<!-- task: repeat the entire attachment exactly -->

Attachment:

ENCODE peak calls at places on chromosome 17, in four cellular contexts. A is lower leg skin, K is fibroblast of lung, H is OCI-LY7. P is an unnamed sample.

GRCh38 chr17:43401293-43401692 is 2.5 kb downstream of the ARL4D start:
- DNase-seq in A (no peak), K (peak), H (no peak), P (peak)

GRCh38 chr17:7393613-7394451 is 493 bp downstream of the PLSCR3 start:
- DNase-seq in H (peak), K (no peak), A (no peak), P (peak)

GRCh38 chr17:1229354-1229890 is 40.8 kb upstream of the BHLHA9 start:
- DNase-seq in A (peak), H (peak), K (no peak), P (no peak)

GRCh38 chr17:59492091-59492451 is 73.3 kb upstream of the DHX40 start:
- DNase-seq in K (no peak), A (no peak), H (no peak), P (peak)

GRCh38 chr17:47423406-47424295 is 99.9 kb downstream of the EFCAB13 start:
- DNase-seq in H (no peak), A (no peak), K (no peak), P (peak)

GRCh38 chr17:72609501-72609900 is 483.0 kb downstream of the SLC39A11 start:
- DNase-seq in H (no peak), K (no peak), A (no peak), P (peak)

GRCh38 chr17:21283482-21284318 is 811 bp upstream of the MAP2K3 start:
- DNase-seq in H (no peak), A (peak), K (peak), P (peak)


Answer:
ENCODE peak calls at places on chromosome 17, in four cellular contexts. A is lower leg skin, K is fibroblast of lung, H is OCI-LY7. P is an unnamed sample.

GRCh38 chr17:43401293-43401692 is 2.5 kb downstream of the ARL4D start:
- DNase-seq in A (no peak), K (peak), H (no peak), P (peak)

GRCh38 chr17:7393613-7394451 is 493 bp downstream of the PLSCR3 start:
- DNase-seq in H (peak), K (no peak), A (no peak), P (peak)

GRCh38 chr17:1229354-1229890 is 40.8 kb upstream of the BHLHA9 start:
- DNase-seq in A (peak), H (peak), K (no peak), P (no peak)

GRCh38 chr17:59492091-59492451 is 73.3 kb upstream of the DHX40 start:
- DNase-seq in K (no peak), A (no peak), H (no peak), P (peak)

GRCh38 chr17:47423406-47424295 is 99.9 kb downstream of the EFCAB13 start:
- DNase-seq in H (no peak), A (no peak), K (no peak), P (peak)

GRCh38 chr17:72609501-72609900 is 483.0 kb downstream of the SLC39A11 start:
- DNase-seq in H (no peak), K (no peak), A (no peak), P (peak)

GRCh38 chr17:21283482-21284318 is 811 bp upstream of the MAP2K3 start:
- DNase-seq in H (no peak), A (peak), K (peak), P (peak)